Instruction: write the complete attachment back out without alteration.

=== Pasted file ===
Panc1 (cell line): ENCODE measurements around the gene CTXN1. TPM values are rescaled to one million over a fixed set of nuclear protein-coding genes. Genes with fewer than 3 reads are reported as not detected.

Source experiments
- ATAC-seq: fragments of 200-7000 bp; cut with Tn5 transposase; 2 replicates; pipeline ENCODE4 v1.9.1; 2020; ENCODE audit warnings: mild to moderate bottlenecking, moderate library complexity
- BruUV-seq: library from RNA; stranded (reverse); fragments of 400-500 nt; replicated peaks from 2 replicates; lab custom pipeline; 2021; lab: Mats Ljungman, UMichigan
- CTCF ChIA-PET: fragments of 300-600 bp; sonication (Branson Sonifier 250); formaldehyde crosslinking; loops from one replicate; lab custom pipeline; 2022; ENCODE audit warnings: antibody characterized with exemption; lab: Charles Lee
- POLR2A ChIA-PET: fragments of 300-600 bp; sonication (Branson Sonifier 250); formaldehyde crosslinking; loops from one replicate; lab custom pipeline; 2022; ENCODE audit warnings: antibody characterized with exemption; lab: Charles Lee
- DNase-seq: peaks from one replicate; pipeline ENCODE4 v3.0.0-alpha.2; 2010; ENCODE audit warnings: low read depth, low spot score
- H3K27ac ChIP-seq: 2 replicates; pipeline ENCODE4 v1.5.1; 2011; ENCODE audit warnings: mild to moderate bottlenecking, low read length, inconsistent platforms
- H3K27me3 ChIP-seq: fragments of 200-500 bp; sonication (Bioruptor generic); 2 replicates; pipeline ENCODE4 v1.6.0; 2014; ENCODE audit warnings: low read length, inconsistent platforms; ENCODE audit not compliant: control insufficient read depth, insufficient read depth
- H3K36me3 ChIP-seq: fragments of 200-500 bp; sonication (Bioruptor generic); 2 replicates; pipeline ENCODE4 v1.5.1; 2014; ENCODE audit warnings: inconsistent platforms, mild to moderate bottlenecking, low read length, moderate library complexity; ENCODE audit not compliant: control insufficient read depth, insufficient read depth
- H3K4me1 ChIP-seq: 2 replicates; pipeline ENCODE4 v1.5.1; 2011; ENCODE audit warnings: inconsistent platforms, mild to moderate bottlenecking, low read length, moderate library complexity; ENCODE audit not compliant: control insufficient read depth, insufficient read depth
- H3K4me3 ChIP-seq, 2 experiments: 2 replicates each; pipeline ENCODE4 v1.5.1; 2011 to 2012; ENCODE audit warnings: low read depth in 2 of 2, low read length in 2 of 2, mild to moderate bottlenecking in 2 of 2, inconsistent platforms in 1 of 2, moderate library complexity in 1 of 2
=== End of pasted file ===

Panc1 (cell line): ENCODE measurements around the gene CTXN1. TPM values are rescaled to one million over a fixed set of nuclear protein-coding genes. Genes with fewer than 3 reads are reported as not detected.

Source experiments
- ATAC-seq: fragments of 200-7000 bp; cut with Tn5 transposase; 2 replicates; pipeline ENCODE4 v1.9.1; 2020; ENCODE audit warnings: mild to moderate bottlenecking, moderate library complexity
- BruUV-seq: library from RNA; stranded (reverse); fragments of 400-500 nt; replicated peaks from 2 replicates; lab custom pipeline; 2021; lab: Mats Ljungman, UMichigan
- CTCF ChIA-PET: fragments of 300-600 bp; sonication (Branson Sonifier 250); formaldehyde crosslinking; loops from one replicate; lab custom pipeline; 2022; ENCODE audit warnings: antibody characterized with exemption; lab: Charles Lee
- POLR2A ChIA-PET: fragments of 300-600 bp; sonication (Branson Sonifier 250); formaldehyde crosslinking; loops from one replicate; lab custom pipeline; 2022; ENCODE audit warnings: antibody characterized with exemption; lab: Charles Lee
- DNase-seq: peaks from one replicate; pipeline ENCODE4 v3.0.0-alpha.2; 2010; ENCODE audit warnings: low read depth, low spot score
- H3K27ac ChIP-seq: 2 replicates; pipeline ENCODE4 v1.5.1; 2011; ENCODE audit warnings: mild to moderate bottlenecking, low read length, inconsistent platforms
- H3K27me3 ChIP-seq: fragments of 200-500 bp; sonication (Bioruptor generic); 2 replicates; pipeline ENCODE4 v1.6.0; 2014; ENCODE audit warnings: low read length, inconsistent platforms; ENCODE audit not compliant: control insufficient read depth, insufficient read depth
- H3K36me3 ChIP-seq: fragments of 200-500 bp; sonication (Bioruptor generic); 2 replicates; pipeline ENCODE4 v1.5.1; 2014; ENCODE audit warnings: inconsistent platforms, mild to moderate bottlenecking, low read length, moderate library complexity; ENCODE audit not compliant: control insufficient read depth, insufficient read depth
- H3K4me1 ChIP-seq: 2 replicates; pipeline ENCODE4 v1.5.1; 2011; ENCODE audit warnings: inconsistent platforms, mild to moderate bottlenecking, low read length, moderate library complexity; ENCODE audit not compliant: control insufficient read depth, insufficient read depth
- H3K4me3 ChIP-seq, 2 experiments: 2 replicates each; pipeline ENCODE4 v1.5.1; 2011 to 2012; ENCODE audit warnings: low read depth in 2 of 2, low read length in 2 of 2, mild to moderate bottlenecking in 2 of 2, inconsistent platforms in 1 of 2, moderate library complexity in 1 of 2